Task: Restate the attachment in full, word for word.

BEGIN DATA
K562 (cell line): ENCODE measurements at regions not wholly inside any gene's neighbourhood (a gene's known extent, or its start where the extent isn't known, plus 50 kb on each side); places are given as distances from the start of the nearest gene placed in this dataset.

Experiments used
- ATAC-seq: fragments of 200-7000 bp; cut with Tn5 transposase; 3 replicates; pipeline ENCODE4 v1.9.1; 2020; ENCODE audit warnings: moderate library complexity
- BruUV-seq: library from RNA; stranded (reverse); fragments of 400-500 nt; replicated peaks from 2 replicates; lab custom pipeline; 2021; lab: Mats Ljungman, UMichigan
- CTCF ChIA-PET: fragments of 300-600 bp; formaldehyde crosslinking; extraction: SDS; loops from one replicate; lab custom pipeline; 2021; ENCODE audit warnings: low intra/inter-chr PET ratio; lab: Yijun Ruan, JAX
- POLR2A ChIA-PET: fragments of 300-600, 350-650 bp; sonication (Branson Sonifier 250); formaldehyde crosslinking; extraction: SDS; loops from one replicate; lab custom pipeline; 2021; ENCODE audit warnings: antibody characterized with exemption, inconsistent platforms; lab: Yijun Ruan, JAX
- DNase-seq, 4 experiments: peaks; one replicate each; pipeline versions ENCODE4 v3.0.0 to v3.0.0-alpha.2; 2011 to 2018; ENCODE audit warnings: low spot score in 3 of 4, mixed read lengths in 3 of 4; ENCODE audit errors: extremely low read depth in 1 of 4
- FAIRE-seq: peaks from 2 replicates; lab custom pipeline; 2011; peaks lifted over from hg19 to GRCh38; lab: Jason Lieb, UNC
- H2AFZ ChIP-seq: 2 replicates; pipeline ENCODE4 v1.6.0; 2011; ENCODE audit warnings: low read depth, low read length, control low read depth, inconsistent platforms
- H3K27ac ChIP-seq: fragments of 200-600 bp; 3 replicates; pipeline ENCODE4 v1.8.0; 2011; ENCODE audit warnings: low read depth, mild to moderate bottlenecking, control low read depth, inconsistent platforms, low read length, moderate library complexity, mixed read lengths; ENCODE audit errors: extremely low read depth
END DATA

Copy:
K562 (cell line): ENCODE measurements at regions not wholly inside any gene's neighbourhood (a gene's known extent, or its start where the extent isn't known, plus 50 kb on each side); places are given as distances from the start of the nearest gene placed in this dataset.

Experiments used
- ATAC-seq: fragments of 200-7000 bp; cut with Tn5 transposase; 3 replicates; pipeline ENCODE4 v1.9.1; 2020; ENCODE audit warnings: moderate library complexity
- BruUV-seq: library from RNA; stranded (reverse); fragments of 400-500 nt; replicated peaks from 2 replicates; lab custom pipeline; 2021; lab: Mats Ljungman, UMichigan
- CTCF ChIA-PET: fragments of 300-600 bp; formaldehyde crosslinking; extraction: SDS; loops from one replicate; lab custom pipeline; 2021; ENCODE audit warnings: low intra/inter-chr PET ratio; lab: Yijun Ruan, JAX
- POLR2A ChIA-PET: fragments of 300-600, 350-650 bp; sonication (Branson Sonifier 250); formaldehyde crosslinking; extraction: SDS; loops from one replicate; lab custom pipeline; 2021; ENCODE audit warnings: antibody characterized with exemption, inconsistent platforms; lab: Yijun Ruan, JAX
- DNase-seq, 4 experiments: peaks; one replicate each; pipeline versions ENCODE4 v3.0.0 to v3.0.0-alpha.2; 2011 to 2018; ENCODE audit warnings: low spot score in 3 of 4, mixed read lengths in 3 of 4; ENCODE audit errors: extremely low read depth in 1 of 4
- FAIRE-seq: peaks from 2 replicates; lab custom pipeline; 2011; peaks lifted over from hg19 to GRCh38; lab: Jason Lieb, UNC
- H2AFZ ChIP-seq: 2 replicates; pipeline ENCODE4 v1.6.0; 2011; ENCODE audit warnings: low read depth, low read length, control low read depth, inconsistent platforms
- H3K27ac ChIP-seq: fragments of 200-600 bp; 3 replicates; pipeline ENCODE4 v1.8.0; 2011; ENCODE audit warnings: low read depth, mild to moderate bottlenecking, control low read depth, inconsistent platforms, low read length, moderate library complexity, mixed read lengths; ENCODE audit errors: extremely low read depth